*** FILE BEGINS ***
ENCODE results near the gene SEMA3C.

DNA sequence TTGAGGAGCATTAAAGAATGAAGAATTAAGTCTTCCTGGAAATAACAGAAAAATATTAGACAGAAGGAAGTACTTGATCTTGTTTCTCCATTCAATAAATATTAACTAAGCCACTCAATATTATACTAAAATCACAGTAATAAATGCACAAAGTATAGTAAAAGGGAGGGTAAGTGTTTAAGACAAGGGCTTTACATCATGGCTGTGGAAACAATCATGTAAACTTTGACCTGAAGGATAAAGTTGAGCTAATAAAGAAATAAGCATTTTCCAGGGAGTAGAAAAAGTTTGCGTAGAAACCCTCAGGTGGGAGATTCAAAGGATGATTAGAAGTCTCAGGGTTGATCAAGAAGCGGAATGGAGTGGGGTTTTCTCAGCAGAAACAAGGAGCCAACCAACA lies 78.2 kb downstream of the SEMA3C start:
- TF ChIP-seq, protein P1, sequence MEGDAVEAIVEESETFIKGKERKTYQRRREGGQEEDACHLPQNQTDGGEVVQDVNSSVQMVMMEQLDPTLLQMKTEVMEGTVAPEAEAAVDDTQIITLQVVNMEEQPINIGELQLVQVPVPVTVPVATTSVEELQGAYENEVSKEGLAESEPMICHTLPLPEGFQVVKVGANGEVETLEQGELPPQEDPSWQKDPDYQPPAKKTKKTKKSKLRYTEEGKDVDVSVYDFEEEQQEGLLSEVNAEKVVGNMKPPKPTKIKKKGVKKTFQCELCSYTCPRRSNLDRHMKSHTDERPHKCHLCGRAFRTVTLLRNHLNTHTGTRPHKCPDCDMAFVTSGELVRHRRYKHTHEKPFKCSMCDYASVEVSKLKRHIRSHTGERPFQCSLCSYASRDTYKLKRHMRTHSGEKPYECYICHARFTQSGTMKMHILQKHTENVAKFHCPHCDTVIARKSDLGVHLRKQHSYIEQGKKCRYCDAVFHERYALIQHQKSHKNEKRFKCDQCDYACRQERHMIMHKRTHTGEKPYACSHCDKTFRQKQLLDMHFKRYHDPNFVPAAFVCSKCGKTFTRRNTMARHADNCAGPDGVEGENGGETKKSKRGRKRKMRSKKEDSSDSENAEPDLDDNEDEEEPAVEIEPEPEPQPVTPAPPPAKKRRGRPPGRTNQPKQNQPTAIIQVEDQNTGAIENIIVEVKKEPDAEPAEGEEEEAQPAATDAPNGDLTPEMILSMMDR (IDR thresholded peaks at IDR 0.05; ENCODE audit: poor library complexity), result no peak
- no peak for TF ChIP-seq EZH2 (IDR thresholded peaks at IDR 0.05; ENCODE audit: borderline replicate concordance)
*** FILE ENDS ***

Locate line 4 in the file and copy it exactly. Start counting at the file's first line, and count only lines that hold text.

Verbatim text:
- no peak for TF ChIP-seq EZH2 (IDR thresholded peaks at IDR 0.05; ENCODE audit: borderline replicate concordance)